This past weekend was one of those days or, rather, two of them: if you had been here, it would have looked like a lot was going on, but nothing was accomplished, least of all a post for Monday morning. Any movement around here was all kerfuffle and no substance.
The one useful thing I did do was appear by telephone on a Sunday afternoon radio program that is broadcast live in Houston and Dallas, Texas. Hosted by my friend Rick Gillis, proprietor of The Really Useful Job Company (book available here) and Pam Kelly, Employment Radio may be the first-ever show covering all you need to know about jobs and searching for them.
Rick and Pam interviewed me about getting old, about this blog, about age discrimination in the workplace and particularly about The Jessie Project, a little experiment I made a few years ago to test whether my difficulty in finding a job was due, in any part, to age discrimination. You can read about it here, or you could listen to a podcast of Rick's radio show except that as of early Monday morning, he hasn't posted it online yet. I'll update with a link when it's available.
Like I said, the weekend was not otherwise productive and I have an early morning appointment today, so I have no real post for you. Instead, here is something I stole from Marian Van Eyk McCain’s The Elderwoman Newsletter, December 2006 edition, because it made me laugh out loud. It’s titled “Senior Breakfast.”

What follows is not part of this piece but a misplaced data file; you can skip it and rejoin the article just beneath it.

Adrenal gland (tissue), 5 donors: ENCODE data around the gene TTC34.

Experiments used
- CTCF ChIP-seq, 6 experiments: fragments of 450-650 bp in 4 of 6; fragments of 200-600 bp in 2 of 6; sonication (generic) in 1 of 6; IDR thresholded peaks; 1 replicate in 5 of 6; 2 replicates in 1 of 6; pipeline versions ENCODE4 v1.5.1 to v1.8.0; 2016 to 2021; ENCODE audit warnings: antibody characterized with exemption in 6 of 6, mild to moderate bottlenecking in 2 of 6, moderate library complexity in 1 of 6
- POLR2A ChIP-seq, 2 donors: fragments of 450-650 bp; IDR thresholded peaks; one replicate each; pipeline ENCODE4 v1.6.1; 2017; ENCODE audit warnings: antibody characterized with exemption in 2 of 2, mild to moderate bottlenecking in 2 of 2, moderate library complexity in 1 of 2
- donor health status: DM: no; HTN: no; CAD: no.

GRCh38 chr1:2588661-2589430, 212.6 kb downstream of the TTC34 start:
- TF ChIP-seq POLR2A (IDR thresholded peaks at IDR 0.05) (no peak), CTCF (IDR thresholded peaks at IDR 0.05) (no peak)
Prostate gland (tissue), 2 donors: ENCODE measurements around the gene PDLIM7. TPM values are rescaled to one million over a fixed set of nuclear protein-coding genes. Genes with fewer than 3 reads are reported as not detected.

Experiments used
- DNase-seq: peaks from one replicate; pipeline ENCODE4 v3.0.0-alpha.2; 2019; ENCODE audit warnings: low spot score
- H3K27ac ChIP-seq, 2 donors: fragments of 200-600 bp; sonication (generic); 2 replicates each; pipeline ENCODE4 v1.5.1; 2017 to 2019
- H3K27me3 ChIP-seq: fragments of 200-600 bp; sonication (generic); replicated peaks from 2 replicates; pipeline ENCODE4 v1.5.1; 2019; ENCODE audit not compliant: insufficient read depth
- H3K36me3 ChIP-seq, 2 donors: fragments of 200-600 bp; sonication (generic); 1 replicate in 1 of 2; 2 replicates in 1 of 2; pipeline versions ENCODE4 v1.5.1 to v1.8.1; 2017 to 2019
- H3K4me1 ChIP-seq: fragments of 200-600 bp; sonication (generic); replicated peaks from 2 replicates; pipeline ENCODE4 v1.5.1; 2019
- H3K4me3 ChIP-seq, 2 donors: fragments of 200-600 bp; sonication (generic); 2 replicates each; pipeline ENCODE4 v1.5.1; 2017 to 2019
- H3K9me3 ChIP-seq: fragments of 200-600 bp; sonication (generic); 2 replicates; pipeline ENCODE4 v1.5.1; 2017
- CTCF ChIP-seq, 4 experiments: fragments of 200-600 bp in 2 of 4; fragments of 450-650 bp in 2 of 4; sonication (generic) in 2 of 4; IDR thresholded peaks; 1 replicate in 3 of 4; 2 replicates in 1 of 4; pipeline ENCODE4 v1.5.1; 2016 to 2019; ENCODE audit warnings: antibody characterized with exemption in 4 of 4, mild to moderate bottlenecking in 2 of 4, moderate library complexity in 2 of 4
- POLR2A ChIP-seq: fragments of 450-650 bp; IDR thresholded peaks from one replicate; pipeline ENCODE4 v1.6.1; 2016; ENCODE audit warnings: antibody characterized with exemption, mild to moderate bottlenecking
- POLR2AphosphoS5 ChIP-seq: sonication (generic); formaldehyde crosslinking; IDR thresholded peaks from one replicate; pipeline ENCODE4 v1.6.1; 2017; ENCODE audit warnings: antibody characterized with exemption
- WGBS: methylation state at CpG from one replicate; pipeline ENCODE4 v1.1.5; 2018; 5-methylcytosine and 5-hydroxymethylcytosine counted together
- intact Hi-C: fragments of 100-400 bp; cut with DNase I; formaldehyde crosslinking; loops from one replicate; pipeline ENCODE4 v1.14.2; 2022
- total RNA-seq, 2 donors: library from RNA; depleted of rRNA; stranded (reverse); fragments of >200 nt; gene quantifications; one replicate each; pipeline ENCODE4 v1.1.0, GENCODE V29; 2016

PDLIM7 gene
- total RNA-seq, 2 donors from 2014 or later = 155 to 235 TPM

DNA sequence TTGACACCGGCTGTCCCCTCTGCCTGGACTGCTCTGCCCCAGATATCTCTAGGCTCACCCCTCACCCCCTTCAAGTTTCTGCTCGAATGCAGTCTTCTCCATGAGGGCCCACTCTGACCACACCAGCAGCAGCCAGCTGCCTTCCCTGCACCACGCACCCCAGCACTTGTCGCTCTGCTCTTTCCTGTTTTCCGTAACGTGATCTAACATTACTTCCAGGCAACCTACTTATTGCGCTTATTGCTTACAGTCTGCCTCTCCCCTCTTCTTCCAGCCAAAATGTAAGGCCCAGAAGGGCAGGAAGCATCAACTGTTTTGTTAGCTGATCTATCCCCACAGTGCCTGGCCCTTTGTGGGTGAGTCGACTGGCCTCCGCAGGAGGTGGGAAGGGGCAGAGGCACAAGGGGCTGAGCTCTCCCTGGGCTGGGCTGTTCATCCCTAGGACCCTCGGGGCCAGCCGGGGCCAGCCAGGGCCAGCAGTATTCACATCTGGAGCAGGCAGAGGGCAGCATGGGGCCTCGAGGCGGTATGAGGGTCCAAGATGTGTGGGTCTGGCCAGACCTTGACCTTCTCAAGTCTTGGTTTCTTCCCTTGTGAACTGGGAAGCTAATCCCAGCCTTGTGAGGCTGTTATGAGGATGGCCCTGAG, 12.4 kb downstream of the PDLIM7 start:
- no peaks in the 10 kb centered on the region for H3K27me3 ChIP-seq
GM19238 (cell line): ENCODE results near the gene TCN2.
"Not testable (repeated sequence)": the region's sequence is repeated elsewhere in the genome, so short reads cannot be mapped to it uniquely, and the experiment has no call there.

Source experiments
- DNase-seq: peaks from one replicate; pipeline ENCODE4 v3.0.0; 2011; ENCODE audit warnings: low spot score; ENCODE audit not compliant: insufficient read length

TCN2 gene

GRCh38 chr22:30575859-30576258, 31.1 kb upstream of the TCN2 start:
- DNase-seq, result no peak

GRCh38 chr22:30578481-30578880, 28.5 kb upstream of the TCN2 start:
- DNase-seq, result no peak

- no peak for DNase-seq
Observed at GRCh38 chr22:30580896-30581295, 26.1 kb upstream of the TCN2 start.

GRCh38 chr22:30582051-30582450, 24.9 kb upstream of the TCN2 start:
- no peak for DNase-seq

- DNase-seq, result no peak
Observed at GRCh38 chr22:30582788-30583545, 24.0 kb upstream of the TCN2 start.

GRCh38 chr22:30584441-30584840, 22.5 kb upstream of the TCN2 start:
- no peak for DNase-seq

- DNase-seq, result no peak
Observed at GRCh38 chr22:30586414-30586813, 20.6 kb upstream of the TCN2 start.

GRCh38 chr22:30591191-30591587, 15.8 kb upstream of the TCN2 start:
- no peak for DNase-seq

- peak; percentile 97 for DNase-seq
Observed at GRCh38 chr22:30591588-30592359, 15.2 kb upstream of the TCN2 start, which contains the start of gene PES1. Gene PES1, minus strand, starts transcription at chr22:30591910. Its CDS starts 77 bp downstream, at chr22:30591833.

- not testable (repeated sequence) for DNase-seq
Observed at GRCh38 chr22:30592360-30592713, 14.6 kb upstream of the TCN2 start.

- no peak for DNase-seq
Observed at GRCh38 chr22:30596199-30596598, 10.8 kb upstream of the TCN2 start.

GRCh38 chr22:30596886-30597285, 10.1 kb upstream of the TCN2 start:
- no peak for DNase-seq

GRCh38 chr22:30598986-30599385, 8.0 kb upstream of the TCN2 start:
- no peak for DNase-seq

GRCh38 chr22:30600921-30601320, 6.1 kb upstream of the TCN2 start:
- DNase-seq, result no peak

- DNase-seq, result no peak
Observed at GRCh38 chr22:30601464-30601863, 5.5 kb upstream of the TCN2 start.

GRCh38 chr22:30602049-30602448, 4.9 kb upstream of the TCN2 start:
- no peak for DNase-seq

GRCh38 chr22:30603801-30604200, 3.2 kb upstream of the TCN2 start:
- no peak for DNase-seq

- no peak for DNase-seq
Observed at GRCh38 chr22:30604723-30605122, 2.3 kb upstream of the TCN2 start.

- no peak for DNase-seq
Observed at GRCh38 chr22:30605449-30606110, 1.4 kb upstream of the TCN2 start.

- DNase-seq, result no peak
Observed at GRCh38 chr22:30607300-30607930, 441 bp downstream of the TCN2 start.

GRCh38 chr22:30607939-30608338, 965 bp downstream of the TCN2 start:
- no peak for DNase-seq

We went to breakfast at a restaurant where the "seniors' special" was two eggs, bacon, hash browns and toast for $1.99.
"Sounds good," my wife said. "But I don't want the eggs."
"Then I'll have to charge you two dollars and forty-nine cents because you're ordering a la carte," the waitress warned her.
"You mean I'd have to pay for not taking the eggs?" my wife asked incredulously.
"I'll take the special."
"How do you want your eggs?"
"Raw and in the shell," my wife replied.
She took the two eggs home.
DON'T MESS WITH ELDERS. WE'VE BEEN AROUND A LONG TIME!